Amidst the violence of the anti-foreign Boxer Rebellion, Nina Ward, a young China-born Englishwoman finds herself under siege alongside the city’s overseas population.
China-underground: Who are Nina Ward and Oscar Fairchild?
Clare Kane: Nina and Oscar are fictional characters, but representative of the foreigners present in Peking at the turn of the twentieth century.
Nina is the China-born daughter of a British academic, and as a result of her upbringing straddles both Chinese and European society.
Not fully belonging to either culture allows her a unique and somewhat more objective take on the Boxer Rebellion, but also means she is innocent of European ways, with her naïveté eventually leading to her downfall.
Oscar is a young diplomat transferred to China following the successful quashing of an uprising in India.
The Boxer Rebellion, however, will prove somewhat harder for him to manage.
How did you discover their story ?
I studied the Boxer Rebellion as part of my Chinese degree at Oxford, and was fascinated by it.
Not only the uprising itself and the social, economic and political factors that led to its creation, but also the idea of all of Peking’s foreigners held under siege for fifty-five days.
When writing an essay I came across an almost throwaway line in one reference book about illicit affairs taking place in the Legation Quarter under the stress of the Rebellion.
The heat, the overcrowding, the fear of impending death, the disapproval of the many missionaries present – all of that fired my imagination and led me to Nina and Oscar.
The book takes place during the Boxer Rebellion. How do national events reflect on the fate of individuals?
The Boxer Rebellion started some time before the siege of 1900, but was mostly confined to the countryside and mainly affected missionaries.
Layman foreigners in Peking and other cities around China were aware of arson and murder in the hinterlands, but there was no major impact on their lives despite the quite terrible violence taking place elsewhere.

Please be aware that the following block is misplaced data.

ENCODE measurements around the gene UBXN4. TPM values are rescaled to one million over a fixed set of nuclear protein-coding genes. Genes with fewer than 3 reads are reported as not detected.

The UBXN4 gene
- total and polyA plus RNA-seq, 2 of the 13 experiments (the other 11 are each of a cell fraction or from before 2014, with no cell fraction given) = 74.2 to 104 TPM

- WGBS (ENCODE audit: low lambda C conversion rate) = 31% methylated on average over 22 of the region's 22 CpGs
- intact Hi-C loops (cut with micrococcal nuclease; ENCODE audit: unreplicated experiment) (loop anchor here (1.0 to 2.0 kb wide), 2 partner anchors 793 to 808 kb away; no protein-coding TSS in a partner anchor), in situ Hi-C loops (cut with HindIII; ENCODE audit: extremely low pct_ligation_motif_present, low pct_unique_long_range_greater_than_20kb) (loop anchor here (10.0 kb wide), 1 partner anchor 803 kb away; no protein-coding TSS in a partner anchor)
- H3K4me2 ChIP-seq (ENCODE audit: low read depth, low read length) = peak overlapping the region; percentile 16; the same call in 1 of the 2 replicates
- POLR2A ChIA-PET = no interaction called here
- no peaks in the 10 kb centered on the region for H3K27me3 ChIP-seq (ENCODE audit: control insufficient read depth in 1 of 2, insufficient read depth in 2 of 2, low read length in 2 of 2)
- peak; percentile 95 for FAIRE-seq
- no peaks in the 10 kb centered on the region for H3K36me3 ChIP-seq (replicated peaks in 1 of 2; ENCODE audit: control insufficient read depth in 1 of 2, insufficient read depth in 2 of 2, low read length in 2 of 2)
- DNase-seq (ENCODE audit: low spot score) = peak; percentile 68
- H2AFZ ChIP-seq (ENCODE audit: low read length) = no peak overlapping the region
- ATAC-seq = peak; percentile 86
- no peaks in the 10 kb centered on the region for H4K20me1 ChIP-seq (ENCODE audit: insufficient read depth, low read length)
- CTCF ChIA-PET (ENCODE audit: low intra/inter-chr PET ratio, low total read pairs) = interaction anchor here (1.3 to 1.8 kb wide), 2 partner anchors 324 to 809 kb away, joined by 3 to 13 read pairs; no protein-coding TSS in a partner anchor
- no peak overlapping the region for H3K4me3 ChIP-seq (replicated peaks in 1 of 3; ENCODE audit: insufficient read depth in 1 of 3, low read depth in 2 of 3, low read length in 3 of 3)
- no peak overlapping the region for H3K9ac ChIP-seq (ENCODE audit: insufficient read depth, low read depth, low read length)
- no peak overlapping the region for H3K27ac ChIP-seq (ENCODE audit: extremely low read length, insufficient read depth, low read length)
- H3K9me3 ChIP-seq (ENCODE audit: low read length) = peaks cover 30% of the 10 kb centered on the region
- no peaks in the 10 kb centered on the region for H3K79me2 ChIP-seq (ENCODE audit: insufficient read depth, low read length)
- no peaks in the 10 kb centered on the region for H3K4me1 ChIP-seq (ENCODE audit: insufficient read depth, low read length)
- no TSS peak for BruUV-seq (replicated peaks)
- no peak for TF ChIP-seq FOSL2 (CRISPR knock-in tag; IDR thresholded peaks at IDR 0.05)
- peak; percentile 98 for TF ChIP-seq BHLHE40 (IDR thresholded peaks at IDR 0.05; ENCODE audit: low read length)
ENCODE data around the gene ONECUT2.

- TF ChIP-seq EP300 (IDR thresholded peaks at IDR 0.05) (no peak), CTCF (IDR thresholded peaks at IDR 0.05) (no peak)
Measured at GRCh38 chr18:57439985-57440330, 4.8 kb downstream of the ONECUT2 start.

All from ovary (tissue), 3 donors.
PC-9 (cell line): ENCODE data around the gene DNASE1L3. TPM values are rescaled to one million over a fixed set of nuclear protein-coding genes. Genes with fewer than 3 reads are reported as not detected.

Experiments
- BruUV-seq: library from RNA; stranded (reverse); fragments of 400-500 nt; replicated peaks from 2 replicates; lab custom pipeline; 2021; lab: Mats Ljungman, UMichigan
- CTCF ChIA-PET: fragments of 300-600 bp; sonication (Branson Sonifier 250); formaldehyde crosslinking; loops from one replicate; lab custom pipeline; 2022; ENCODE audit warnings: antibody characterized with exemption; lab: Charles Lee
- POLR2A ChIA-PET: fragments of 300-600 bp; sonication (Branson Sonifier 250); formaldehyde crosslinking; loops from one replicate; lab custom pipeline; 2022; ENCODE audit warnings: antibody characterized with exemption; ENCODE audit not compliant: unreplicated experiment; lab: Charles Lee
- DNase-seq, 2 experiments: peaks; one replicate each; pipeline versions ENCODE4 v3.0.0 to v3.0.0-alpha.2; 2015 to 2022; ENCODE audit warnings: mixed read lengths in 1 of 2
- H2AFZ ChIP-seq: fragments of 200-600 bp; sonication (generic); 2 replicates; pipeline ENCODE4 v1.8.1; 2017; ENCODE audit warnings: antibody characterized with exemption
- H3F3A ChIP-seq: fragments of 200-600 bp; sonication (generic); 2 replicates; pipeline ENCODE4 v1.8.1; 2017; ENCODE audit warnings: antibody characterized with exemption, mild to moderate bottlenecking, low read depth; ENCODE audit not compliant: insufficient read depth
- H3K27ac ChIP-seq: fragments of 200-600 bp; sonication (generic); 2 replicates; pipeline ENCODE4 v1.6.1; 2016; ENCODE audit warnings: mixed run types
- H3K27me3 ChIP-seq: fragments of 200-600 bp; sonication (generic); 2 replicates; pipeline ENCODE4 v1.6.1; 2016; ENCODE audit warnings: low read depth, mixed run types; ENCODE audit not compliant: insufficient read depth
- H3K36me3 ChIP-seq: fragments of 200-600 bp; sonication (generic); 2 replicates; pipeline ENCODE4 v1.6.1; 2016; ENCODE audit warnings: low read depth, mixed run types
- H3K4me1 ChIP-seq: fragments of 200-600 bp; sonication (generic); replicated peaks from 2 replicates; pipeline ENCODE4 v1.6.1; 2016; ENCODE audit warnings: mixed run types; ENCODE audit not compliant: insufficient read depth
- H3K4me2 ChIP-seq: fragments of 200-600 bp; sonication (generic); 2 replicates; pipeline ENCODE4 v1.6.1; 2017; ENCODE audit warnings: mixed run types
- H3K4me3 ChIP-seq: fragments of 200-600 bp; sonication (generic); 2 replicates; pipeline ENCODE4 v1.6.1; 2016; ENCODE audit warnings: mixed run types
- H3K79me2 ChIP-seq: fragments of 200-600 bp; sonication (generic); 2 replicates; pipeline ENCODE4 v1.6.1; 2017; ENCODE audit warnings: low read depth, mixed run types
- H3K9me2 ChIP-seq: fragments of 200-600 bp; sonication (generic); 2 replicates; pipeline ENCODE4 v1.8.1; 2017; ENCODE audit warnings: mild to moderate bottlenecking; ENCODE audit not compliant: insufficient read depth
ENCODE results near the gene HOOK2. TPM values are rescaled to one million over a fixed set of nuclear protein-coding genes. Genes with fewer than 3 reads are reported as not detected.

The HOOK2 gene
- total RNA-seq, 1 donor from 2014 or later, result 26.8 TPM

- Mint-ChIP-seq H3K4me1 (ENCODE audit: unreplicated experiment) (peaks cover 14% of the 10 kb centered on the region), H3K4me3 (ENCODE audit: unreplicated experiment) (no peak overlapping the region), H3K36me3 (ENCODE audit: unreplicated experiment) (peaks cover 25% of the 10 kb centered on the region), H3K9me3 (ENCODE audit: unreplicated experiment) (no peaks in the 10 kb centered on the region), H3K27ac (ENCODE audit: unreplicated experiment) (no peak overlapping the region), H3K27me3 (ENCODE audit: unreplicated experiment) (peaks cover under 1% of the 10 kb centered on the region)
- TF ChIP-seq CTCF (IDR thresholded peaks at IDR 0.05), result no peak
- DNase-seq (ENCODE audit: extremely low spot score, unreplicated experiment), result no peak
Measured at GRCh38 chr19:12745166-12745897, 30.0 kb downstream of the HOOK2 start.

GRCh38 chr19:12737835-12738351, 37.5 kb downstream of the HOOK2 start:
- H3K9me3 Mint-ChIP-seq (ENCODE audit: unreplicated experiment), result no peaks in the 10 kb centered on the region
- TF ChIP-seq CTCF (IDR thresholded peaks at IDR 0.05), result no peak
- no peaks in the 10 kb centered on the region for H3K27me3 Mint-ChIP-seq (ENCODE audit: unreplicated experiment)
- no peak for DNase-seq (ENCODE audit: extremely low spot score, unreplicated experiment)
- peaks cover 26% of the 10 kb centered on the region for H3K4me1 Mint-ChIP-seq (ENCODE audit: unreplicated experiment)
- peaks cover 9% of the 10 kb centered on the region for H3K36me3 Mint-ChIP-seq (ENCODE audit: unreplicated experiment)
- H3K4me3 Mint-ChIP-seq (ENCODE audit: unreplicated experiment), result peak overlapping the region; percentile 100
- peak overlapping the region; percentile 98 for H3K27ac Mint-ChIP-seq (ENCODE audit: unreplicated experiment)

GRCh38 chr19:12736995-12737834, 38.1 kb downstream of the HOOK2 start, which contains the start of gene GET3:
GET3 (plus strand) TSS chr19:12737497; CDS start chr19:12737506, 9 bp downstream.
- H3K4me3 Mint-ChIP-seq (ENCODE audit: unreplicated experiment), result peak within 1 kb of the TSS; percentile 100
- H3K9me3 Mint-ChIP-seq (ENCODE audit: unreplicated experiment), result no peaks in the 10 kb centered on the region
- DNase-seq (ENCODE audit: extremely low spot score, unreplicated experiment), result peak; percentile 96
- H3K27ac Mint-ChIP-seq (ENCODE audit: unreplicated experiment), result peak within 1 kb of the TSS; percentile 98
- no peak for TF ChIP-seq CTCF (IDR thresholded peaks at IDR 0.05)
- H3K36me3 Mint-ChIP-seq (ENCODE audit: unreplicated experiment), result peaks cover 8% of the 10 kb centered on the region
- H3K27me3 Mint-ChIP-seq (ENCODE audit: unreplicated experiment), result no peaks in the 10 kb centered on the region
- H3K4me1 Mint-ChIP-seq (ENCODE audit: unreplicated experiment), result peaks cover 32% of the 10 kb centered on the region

When the Boxers reached the capital, however, the everyday existence of European, American and Japanese residents was immediately turned upside down.
Many had to abandon their homes for the safety of the Legation Quarter, normal work was suspended in favour of defense, and food became scarce.
People who had been living in colonial luxury found themselves hungry and scared.
They lived in close, cramped quarters with people they did not necessarily know well, with all the fallout you might expect when strangers are forced together. After the Rebellion was put down, many of those present during the siege left China.
This was often a bittersweet departure, with foreign residents both relieved to escape the horror and violence of that summer and mournful at losing what they had seen as their China.
Some missionaries stayed, however, and as we know, foreign influence in China continued for a few decades more.
How did public opinion react to the scandal?
Peking was quite a moralistic place.
Shanghai and other treaty ports might have been swinging, but in the capital most foreigners were either government or church officials, who were not exactly famed for their open-mindedness in 1900.
When the affair between Oscar and Nina is discovered it is handled with a careful firmness; not addressed outright but whispered about in the shadows.
Public opinion is slightly more forgiving of Oscar as a married official, but the situation is extremely treacherous for unmarried Nina, who is already something of an outsider given her unique cultural background.
Was it difficult to find the research material?
Not particularly – many of the foreigners present in Peking at the time kept diaries, which were incredibly useful for adding human texture to the facts, and I still had a number of academic texts from my time at university.
Particularly helpful were Women At The Siege by Susanna Hoe, The Boxer Rebellion by Diana Preston, and History In Three Keys by Paul A. Cohen.
What was the cultural atmosphere of the foreigners’ community in Beijing?
The foreign community in Peking was small.
Of course there were picnics and parties and all the trappings of colonial life, but it was also a highly, sometimes uncomfortably, intimate society, and the rules from back home still very much applied.
What was the fate of the protagonists?
I don’t want to give anything away! What I will say, however, is that while the individual fates of the protagonists are very clear, who comes out of the situation best is very much up to the reader to decide.